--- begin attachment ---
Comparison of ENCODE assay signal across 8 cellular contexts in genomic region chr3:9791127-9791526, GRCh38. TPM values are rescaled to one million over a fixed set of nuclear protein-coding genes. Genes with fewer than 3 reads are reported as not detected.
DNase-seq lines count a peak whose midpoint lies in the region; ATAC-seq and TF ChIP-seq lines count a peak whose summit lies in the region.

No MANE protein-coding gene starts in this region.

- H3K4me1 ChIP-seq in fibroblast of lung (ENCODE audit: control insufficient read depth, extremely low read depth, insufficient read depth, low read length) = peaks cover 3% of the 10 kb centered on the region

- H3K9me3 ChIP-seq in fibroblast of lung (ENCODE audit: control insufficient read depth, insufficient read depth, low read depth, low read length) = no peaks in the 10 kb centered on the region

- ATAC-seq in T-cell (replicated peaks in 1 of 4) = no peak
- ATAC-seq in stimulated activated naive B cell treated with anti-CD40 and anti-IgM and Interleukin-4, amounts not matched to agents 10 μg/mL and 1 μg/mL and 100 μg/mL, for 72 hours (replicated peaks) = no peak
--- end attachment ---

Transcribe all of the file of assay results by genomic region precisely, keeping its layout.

Comparison of ENCODE assay signal across 8 cellular contexts in genomic region chr3:9791127-9791526, GRCh38. TPM values are rescaled to one million over a fixed set of nuclear protein-coding genes. Genes with fewer than 3 reads are reported as not detected.
DNase-seq lines count a peak whose midpoint lies in the region; ATAC-seq and TF ChIP-seq lines count a peak whose summit lies in the region.

No MANE protein-coding gene starts in this region.

- H3K4me1 ChIP-seq in fibroblast of lung (ENCODE audit: control insufficient read depth, extremely low read depth, insufficient read depth, low read length) = peaks cover 3% of the 10 kb centered on the region

- H3K9me3 ChIP-seq in fibroblast of lung (ENCODE audit: control insufficient read depth, insufficient read depth, low read depth, low read length) = no peaks in the 10 kb centered on the region

- ATAC-seq in T-cell (replicated peaks in 1 of 4) = no peak
- ATAC-seq in stimulated activated naive B cell treated with anti-CD40 and anti-IgM and Interleukin-4, amounts not matched to agents 10 μg/mL and 1 μg/mL and 100 μg/mL, for 72 hours (replicated peaks) = no peak